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Motivation:

This is a toy model of how a closed system will always evolve towards the distribution of maximal entropy, where no further transfer of heat/energy is possible.

Problem set up:

Fix a positive integer $N$, and denote by $[N]$ the set $\{1, \dots, N\}$.

Let $\mathcal L := [N] \times [N]$ be a 2D lattice.

We model a flow of heat as follows - Initially at time $0$, all heat is concentrated at $(1, 1)$. At each time step $t$, for $t \in \mathbb Z_+$, an element of $\mathcal L$ is picked uniformly at random. At that stage, it and all its immediate neighbours to its east, west, north and south average their heat.

Formally, we have a sequence of iid uniformly distributed $\mathcal L$-valued random variables $\varepsilon_n$, for $n \in \mathbb Z$, and a sequence $X_n$ of functions $\Omega \times \mathcal L \to [0, 1]$, defined as follows:

$X_0 = \mathbf 1_{(1, 1)}$, almost surely.

Assume now $X_0, \dots, X_n$ have already been defined.

Write $X_n = \sum_{z \in \mathcal L} \lambda_z \mathbf 1_{z}$ for (random) $\lambda_z \in [0, 1]$ with $\sum_{x \in \mathcal L} \lambda_z = 1$, and $\mathcal N(\varepsilon_n)$ for the set consisting of $\varepsilon_n$ and its two to four, depending on the location of $\varepsilon_n$, neighbours.

Then define $X_{n+1} := \left[\underset{x \in \mathcal N(\varepsilon_n)}{\sum} \underset{y \in \mathcal N(\varepsilon_n)}{\sum} \frac{\lambda_y}{|\mathcal N(\varepsilon_n)|} \mathbf 1_x \right]+ \underset{z \in \mathcal L \setminus \mathcal N(\varepsilon_n)}{\sum} \lambda_z \mathbf 1_z$.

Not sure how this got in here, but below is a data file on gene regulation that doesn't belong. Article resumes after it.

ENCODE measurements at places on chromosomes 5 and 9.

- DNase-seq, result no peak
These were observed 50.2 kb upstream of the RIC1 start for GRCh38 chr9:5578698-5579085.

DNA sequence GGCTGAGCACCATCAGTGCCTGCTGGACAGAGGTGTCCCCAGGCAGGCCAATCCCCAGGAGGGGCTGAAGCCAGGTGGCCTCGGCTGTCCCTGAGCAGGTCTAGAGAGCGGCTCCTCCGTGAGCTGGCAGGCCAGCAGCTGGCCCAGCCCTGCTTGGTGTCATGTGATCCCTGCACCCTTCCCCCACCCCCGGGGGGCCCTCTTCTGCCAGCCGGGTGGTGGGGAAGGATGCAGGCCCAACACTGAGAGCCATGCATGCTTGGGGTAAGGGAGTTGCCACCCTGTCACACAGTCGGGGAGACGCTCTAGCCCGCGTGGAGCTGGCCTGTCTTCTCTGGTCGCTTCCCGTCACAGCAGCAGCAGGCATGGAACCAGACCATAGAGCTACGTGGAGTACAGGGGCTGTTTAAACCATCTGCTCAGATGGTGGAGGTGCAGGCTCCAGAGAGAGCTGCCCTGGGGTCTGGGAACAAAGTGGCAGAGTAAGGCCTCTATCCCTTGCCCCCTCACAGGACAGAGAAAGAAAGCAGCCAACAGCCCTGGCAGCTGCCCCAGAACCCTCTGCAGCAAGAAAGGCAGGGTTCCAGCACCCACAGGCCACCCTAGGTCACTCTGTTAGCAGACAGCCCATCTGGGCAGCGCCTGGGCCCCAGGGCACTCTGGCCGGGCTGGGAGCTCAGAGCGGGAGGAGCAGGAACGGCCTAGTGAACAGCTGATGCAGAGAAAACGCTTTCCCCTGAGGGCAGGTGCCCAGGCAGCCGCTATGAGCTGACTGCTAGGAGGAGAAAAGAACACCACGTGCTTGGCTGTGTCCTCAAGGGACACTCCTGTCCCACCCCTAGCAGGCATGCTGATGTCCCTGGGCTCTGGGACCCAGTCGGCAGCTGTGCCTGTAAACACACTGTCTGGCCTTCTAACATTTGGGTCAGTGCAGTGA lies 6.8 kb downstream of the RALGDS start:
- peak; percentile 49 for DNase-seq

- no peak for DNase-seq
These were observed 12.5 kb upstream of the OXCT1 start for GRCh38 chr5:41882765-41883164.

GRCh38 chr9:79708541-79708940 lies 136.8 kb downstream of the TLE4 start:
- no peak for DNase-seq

where $|S|$ denotes the cardinality of a finite set $S$.

Question: Let $Y$ be the “uniform distribution of heat” given by $Y := \underset{z \in \mathcal L}{\sum} \frac{1}{|\mathcal L|} \mathbf 1_z$. Is it true that almost surely, $X_n \to Y$ uniformly?

Thus the system evolves almost surely toward a distribution where no further transfer of heat is possible.

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    $\begingroup$ Do you know the Ehrenfest dog-flea model (en.m.wikipedia.org/wiki/Ehrenfest_model)? This has a similar flavor. It’s in the Ehrenfests’ book on the Conceptual Foundations of the Statistical Approach in Mechanics, which is old but readable and interesting. $\endgroup$
    – Matt F.
    Oct 15 at 12:33
  • $\begingroup$ This does look very similar! Though I think my model is significantly simpler - no birth death processes involved. $\endgroup$
    – Nate River
    Oct 15 at 13:00
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The Ehrenfest model (in discrete time, for simplicity) is just a Markov chain with the finite state space $\{0,1,\dots, N\}$ and the transition probabilities $$ p(k,k-1)=k/N, \quad p(k,k+1)=1-k/N $$ described by a single transition (averaging) operator $P$. Its stationary distribution $m$ is the binomial one with the parameters $\frac12,N$, and $\frac12 \theta (P^n+P^{n+1}) \to m$ for any initial distribution $\theta$. [Since the operator $P$ has period 2, one has to take the average of $\theta P^n$ and $\theta P^{n+1}$.]

In your situation there is a family of averaging operators $P_x$ indexed by the points from the state space $X$ which have a unique common invariant measure $m$ (the uniform distribution on $X$). You take a sequence $\boldsymbol x=(x_1,x_2,\dots)$ of iid $X$-valued uniformly distributed random variables, and ask whether, given an initial distribution $\theta$ on $X$, the sequence $$ \theta P_{x_1} P_{x_2} \dots P_{x_n} $$ converges to $m$ almost surely. Note that since we are talking about measures on a finite state space, all reasonable kinds of convergence are equivalent (in particular, the $\ell^1$ convergence in the total variation norm $\|\cdot\|$ and the $\ell^\infty$ "uniform" convergence).